They gave us the keys to their homes
“They gave us the keys to their homes.” Neighboring Christian and Muslim villages help each other during bombing attacks.
By Peggy Gish
Seventy-year-old Asmar, grabbed my hand and welcomed us enthusiastically into the home she shares with her son and village leader, Khan Avdal Muhammed Sdia, his wife, Bilmas, and their children, in the village of Dupre, nestled in the mountains in the Dinarta sub-district in Iraqi Kurdistan. As we drank tea and ate almonds and cashews from their trees, they told our team about the recent round of bombing of their village on May 20, 2016.
Turkey had bombed in the areas around the village in the past, but this was the first time the bombs came inside the village. An estimated 56 bombs hit the ground in over an hour and half in the middle of the night when villagers were sleeping. No one was injured or killed. Homes weren’t directly targeted, but fragments of bombs damaged thirteen homes, tore a hole through the roof of one, shattered windows throughout the village, cut power lines, and killed over thirty-two animals.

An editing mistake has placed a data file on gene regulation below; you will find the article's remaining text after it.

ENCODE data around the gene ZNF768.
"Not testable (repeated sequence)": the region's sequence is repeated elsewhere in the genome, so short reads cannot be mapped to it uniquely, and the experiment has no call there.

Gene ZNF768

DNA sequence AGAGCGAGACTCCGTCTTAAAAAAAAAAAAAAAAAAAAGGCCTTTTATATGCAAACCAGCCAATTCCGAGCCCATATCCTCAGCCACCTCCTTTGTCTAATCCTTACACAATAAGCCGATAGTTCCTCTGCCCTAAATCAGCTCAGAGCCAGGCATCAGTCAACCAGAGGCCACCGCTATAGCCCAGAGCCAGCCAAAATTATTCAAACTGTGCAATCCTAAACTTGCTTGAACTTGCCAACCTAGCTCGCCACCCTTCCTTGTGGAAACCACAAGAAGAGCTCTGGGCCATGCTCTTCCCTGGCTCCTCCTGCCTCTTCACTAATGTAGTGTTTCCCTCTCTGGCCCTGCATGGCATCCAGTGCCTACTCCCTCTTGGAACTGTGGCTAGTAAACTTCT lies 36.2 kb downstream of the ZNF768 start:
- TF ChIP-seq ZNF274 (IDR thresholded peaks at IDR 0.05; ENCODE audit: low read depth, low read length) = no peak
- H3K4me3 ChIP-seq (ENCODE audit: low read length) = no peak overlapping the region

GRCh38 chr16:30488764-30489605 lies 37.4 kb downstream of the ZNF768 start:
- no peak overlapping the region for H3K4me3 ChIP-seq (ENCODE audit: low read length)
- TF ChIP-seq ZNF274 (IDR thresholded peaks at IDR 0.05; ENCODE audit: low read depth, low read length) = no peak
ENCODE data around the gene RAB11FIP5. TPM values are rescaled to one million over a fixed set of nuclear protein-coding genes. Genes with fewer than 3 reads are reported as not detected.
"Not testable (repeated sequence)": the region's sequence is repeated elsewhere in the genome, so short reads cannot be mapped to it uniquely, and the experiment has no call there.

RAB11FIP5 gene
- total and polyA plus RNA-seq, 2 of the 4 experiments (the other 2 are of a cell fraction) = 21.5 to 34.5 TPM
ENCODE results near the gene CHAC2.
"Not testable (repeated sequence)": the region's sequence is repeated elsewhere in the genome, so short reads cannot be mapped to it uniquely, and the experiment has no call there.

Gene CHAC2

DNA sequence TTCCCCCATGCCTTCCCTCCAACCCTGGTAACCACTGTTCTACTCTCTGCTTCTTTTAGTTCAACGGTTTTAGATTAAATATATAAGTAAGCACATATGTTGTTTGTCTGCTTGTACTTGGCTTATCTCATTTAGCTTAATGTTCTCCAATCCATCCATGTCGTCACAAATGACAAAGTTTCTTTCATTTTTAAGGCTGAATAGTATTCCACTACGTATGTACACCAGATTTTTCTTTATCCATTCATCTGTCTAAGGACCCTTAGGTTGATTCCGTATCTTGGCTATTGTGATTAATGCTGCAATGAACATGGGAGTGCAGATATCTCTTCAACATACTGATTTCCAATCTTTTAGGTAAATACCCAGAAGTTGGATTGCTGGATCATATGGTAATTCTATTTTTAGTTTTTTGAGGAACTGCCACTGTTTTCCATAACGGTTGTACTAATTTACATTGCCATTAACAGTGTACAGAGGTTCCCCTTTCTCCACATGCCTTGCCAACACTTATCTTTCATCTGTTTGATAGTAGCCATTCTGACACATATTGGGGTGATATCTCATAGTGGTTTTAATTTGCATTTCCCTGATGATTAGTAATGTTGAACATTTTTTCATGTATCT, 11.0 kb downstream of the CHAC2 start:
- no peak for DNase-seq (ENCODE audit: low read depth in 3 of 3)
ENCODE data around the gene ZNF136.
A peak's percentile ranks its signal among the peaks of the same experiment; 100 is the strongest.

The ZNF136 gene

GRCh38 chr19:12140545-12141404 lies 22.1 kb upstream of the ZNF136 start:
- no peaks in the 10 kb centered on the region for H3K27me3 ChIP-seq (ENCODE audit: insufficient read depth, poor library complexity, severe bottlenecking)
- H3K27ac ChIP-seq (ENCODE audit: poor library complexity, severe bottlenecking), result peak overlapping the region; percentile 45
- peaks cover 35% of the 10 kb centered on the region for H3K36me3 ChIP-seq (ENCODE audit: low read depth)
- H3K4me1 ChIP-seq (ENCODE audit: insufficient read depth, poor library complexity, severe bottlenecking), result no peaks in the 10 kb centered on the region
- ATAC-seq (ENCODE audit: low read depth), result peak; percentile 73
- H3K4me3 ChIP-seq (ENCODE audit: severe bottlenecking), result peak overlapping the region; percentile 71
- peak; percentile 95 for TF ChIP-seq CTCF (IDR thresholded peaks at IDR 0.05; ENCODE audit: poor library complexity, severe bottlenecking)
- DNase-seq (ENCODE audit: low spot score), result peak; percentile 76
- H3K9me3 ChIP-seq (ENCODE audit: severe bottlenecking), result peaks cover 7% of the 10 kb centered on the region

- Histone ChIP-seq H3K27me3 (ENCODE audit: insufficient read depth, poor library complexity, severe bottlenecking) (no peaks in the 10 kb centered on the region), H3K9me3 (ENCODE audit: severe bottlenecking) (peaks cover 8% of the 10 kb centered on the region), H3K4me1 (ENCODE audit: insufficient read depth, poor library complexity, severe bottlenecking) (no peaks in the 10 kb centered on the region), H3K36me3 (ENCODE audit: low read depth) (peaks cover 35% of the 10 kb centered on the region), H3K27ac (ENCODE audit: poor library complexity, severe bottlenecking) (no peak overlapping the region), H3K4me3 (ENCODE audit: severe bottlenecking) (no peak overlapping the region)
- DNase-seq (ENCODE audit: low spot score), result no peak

“It was frightening for everyone,” Khan told us. “If some of the families didn’t move from rooms in the outer parts of the house to sleep in more central rooms that night, many could have been killed. We all left the village and stayed away for twenty days. The children weren’t able to complete their school exams.” “Even now,” Asmar added, “when I hear planes fly over our village at night, I get scared.''
Kkan said that members of the PKK (Kurdistan ‘Worker’s Party) were not in the area around their village, even though Turkey claimed that was the reason for the bombing. “This conflict has been going on for a long time, but we want our voice to be clear for a peaceful resolution. When that happens we will be able to manage our lives well. It was hard for me to be on duty recently as a Peshmerga on the frontlines against Daesh (ISIS) and worried about whether my own home and family would be bombed here.”
After walking around the village where other residents showed us the damages to their buildings, we walked up the hill. Children followed us, timidly at first, but then playfully posed for our pictures. From there we looked out over the rice fields, vegetable gardens and fruit and nut trees. On the other side of these fields we saw the village of Kashkawa.
“Kashkawa is a Christian village, and in Dupre, we are all Muslim,” Khan told us, “but for over 100 years we have been living side-by-side with very good relations. Kashkawa is where we ran in the morning after the bombing and then stayed for twenty days. Our Christian neighbors gave us keys to their houses so we could come and stay there whenever we felt in danger. We would do the same for them if their village had been targeted. We are not divided by differences of religion, but feel like one family.”